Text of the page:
Begin typing your search above and press return to search.

Prioritizing childhood cancer management

The CureAll framework of the World Health Organization for Childhood Cancer seeks to achieve the goal of achieving at least 60% survival


Sentinel Digital DeskBy : Sentinel Digital Desk

  |  28 Feb 2023 5:39 AM GMT

The CureAll framework of the World Health Organization for Childhood Cancer seeks to achieve the goal of achieving at least 60% survival and to reduce suffering for all children with cancer by 2030. The goal has been based on WHO findings that of about 4 lakh children estimated to develop cancer every year about 80% will survive in high-income countries and only 30% will survive in many low and middle-income countries. Countries like India strengthening childhood cancer care will be crucial to achieve the goal. The Policy brief: A situational analysis of childhood cancer care services in India, 2022 released by the Indian Council of Medical Research (ICMR) – National Centre for Disease Informatics and Research (NCDIR) earlier this month has brought to light yawning gaps in childhood cancer management in the country. The policy brief reveals a worrying situation that four per cent of all cancers in India are among children aged 0-14 years, and these are “physically and cognitively debilitating conditions”. Yet, some of the key highlights of the document tell a depressing story of inadequate childhood cancer care services in the country. Less than half of the public and private tertiary hospitals have a dedicated paediatriconcology department. Availability of specialized manpower is low in public tertiary hospitals; less than half of the hospitals had a paediatric oncologist (48%), paediatric oncosurgeon (14.2%),paediatric intensivist (38.9%), medical oncologist (46.7%), and palliative care physician (37.6%). Nurses trained in paediatric cancer and palliative care were available in less than 50% of the public and private tertiary hospitals, according to ICMR-NCDIR analysis. It also found that less than 50% of the public tertiary hospitals had stocks of all four classes of cancer-treating drugs which speaks volume about the availability of childhood cancer-treating medications. The policy document attributes these challenges to the absence of a dedicated national policy and programme focusing on childhood cancers and states that the current cancer program focuses on adult cancers. It lays emphasis on formulating a childhood cancer policy to enable timely diagnosis, treatment, supportive care, and follow-up through well-defined care pathways. Apart from the central government, state governments prioritizing formulation of childhood cancer policy will go a long way in bridging the gap. Integration of childhood cancer as a part of the national cancer control response, financing mechanism and schemes for childhood cancer treatment, training of general physicians and primary care providers to identify signs and symptoms in children with cancer, which will enable timely referral, expansion of paediatric oncology units, training of physicians and paramedics in paediatric oncology and creating large-scale awareness of childhood cancer for its timely diagnosis, completing treatment, optimal cure rate and healthy survivorship are some of the key policy recommendations mentioned in the policy brief which deserves urgent attention of the government to improve childhood cancer care services in the country. Findings of the National Cancer Registry Programme indicate that cumulative risk of developing cancer has been consistently high in Assam and other north-eastern states. While rise in most cancer incidences in adult population in the region is attributed to lifestyle-related factors such as smoking, alcohol consumption, obesity, over eating processed foods, lack of nutritional diet, inadequate physical activity etc. Various scientific studies indicate that very few childhood cancer cases are related to lifestyle behaviour. The real picture of prevalence of childhood cancer in the region being overshadowed by the adult cancer management cannot be ruled out. A comprehensive survey will not only help policy makers to identify the critical gaps, better understand the rural-urban spread and draw the roadmaps, it will also go a log way in generating awareness among parents in notice early signs and seek timely medical assistance. ICMR-NCDIR report on “Monitoring Survey of Cancer Risk Factors and Health System Response in North Eastern Region of India,2022” brought to light that nearly one-third of cancer patients seek cancer care outside their state and about 26% the patients self-finance their treatment while only 5.85% are covered by health insurance. States in the region addressing these gaps simultaneously with generating awareness on cancer in all age groups require earmarking adequate allocations in State Budgets and building capacity for judicious and timely utilization. Communities, NGOs extending helping hand in spreading awareness on cancer and contributing towards establishment of charitable hospitals can reduce the burden on public hospitals. Public-private partnership can help address infrastructure and training requirements and pooling available human resources to reduce waiting period for childhood cancer patients. According to WHO, childhood cancers can be cured with generic medicines and other forms of treatment, including surgery and radiotherapy, and treatment of childhood cancer can be cost-effective in all income settings. Spreading this information is essential so that parents of childhood cancer survivors are encouraged to continue follow-up care to prevent recurrence and late effect so that they can lead a normal life.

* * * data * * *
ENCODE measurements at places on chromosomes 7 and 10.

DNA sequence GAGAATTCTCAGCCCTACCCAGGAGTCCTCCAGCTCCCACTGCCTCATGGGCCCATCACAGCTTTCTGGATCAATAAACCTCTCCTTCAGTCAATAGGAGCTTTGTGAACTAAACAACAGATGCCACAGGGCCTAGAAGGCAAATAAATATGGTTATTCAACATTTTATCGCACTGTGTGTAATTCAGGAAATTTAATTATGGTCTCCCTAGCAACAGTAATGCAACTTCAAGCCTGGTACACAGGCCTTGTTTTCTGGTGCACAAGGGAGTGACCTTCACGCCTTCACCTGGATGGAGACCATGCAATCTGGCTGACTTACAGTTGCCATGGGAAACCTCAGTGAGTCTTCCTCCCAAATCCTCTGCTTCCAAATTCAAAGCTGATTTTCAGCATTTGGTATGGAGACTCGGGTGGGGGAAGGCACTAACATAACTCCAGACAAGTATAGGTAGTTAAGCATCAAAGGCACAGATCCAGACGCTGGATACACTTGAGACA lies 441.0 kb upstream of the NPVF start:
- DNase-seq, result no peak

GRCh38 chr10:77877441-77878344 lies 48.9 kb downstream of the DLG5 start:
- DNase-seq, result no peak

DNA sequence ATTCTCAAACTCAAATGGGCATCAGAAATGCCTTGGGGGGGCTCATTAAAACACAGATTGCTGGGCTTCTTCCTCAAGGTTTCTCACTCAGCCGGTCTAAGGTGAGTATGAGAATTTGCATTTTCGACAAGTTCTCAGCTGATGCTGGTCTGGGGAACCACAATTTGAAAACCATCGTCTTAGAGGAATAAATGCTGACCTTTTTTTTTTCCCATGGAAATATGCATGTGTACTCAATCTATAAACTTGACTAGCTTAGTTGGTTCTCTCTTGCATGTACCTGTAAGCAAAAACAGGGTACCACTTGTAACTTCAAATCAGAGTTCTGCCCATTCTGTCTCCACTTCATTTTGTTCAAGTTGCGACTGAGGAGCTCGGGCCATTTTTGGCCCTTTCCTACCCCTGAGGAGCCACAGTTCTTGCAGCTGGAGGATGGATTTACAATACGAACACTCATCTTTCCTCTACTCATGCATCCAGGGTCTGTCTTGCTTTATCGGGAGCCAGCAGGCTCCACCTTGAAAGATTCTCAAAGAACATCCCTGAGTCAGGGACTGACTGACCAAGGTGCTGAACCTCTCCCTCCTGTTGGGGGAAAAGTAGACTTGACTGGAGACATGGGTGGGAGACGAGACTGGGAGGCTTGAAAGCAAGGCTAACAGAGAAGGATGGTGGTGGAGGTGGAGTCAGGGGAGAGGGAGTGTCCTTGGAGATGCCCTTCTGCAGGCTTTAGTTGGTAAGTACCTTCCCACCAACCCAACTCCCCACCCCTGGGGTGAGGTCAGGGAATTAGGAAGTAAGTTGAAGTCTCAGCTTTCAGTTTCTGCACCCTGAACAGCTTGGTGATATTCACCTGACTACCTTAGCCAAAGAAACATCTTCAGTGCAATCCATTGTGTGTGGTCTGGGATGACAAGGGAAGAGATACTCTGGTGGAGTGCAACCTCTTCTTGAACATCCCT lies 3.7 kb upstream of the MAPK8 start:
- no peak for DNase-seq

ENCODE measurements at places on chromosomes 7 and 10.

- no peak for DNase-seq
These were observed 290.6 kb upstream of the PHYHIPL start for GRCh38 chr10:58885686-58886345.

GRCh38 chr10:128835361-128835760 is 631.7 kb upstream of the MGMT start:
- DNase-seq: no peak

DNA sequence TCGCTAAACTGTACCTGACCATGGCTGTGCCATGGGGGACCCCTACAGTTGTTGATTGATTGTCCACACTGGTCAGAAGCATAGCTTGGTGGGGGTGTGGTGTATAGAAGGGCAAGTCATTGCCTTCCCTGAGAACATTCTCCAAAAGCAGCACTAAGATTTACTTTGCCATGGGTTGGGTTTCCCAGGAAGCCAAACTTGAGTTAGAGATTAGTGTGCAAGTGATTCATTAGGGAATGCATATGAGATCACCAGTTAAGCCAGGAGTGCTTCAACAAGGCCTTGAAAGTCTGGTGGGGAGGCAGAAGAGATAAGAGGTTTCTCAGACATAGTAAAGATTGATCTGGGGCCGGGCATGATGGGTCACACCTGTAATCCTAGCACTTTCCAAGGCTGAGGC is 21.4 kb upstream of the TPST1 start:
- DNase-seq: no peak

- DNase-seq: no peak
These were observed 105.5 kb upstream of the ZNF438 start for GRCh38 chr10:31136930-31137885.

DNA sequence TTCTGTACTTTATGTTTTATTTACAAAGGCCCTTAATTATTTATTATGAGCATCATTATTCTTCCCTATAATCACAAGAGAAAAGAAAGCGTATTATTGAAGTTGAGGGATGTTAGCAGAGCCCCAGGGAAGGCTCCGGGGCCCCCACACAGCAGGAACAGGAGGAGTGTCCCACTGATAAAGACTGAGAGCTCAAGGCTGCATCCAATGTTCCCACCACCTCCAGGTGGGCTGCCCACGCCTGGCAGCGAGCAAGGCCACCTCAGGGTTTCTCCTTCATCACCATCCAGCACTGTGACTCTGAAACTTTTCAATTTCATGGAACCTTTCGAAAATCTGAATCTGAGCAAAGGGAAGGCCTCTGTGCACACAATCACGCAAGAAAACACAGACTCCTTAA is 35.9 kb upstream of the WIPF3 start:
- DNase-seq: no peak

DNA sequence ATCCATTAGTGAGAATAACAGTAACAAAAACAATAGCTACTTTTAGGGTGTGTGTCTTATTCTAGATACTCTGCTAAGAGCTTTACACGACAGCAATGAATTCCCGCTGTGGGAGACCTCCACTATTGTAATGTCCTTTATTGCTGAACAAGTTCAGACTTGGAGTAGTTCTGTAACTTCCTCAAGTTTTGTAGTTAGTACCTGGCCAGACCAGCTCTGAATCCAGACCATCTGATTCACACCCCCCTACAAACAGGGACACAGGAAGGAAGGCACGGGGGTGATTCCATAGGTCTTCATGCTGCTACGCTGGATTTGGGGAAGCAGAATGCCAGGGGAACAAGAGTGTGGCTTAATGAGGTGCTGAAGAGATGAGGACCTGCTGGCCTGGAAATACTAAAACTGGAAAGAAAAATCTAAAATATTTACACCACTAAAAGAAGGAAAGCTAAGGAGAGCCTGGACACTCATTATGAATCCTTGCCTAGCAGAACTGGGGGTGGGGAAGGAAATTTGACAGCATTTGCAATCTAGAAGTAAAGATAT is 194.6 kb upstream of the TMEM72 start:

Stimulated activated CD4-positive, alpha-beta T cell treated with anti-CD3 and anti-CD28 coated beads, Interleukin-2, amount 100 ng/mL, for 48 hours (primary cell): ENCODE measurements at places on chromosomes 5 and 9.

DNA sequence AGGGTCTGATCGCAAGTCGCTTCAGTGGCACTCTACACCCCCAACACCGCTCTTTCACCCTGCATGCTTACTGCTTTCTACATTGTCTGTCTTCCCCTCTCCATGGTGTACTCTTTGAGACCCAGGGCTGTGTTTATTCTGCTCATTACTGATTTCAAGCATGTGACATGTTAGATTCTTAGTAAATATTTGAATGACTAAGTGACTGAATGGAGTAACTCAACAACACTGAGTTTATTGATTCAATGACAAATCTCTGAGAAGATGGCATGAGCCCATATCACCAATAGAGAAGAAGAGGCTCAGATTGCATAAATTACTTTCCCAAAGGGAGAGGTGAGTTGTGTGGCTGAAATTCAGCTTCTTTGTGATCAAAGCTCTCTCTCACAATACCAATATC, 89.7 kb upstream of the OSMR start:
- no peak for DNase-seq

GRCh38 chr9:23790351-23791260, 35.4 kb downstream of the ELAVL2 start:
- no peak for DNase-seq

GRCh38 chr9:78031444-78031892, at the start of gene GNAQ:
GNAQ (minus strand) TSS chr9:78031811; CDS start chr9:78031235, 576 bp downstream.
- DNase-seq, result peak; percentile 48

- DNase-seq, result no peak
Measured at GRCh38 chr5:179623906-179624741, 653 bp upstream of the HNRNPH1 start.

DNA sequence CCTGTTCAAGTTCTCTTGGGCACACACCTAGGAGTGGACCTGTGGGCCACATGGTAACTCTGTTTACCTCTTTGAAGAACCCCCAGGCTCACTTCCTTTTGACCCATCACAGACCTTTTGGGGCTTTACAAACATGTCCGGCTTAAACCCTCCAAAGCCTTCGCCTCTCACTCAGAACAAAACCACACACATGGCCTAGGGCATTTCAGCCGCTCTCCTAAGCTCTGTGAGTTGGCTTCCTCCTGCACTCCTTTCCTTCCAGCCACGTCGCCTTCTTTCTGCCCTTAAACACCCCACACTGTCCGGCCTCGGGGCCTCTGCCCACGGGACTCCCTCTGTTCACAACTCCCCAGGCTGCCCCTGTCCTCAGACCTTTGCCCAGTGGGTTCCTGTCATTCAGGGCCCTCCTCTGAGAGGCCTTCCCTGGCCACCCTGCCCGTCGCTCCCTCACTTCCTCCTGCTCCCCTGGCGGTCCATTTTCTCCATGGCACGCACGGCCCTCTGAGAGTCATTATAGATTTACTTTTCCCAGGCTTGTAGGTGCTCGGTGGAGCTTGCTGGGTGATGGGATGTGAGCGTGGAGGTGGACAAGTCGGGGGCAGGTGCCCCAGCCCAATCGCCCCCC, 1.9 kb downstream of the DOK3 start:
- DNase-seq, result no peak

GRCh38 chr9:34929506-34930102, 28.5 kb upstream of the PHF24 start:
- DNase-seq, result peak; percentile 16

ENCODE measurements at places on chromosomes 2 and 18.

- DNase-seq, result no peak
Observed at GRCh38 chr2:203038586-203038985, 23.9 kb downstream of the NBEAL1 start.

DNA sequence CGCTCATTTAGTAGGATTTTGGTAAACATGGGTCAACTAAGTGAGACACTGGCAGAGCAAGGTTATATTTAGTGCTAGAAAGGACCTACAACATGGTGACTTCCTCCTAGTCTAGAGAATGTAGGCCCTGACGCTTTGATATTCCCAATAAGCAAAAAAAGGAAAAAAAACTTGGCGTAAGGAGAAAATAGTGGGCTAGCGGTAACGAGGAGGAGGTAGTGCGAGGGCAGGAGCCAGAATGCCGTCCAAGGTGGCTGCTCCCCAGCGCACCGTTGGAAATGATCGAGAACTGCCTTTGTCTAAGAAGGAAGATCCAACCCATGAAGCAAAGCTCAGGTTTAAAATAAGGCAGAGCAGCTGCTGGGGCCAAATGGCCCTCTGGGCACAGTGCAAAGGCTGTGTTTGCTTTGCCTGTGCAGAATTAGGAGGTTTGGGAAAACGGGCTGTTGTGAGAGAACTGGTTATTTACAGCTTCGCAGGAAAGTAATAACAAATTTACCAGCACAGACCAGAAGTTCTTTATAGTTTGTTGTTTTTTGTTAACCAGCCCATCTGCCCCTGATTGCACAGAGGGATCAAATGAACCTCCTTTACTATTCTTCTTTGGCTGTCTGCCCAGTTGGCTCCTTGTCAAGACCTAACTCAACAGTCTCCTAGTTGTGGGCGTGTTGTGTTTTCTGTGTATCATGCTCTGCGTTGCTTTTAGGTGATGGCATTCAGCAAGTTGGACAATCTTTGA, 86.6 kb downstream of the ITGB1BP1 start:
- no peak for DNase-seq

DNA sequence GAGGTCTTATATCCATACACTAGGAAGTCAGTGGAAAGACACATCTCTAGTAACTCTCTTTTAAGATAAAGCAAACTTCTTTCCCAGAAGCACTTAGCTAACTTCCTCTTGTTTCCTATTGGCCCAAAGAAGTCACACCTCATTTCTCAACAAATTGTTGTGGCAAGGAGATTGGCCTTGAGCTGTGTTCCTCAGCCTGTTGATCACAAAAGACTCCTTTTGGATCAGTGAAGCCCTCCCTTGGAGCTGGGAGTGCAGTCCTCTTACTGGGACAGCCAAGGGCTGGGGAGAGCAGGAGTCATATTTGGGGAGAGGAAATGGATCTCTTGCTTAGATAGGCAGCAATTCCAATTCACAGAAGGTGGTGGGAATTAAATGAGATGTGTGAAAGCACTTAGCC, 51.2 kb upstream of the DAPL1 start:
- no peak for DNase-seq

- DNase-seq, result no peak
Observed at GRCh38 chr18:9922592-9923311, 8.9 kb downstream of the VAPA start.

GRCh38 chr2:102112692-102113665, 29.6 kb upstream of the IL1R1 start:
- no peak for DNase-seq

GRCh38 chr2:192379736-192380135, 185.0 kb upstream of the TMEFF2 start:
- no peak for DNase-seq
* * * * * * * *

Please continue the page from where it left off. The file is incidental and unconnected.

Next Story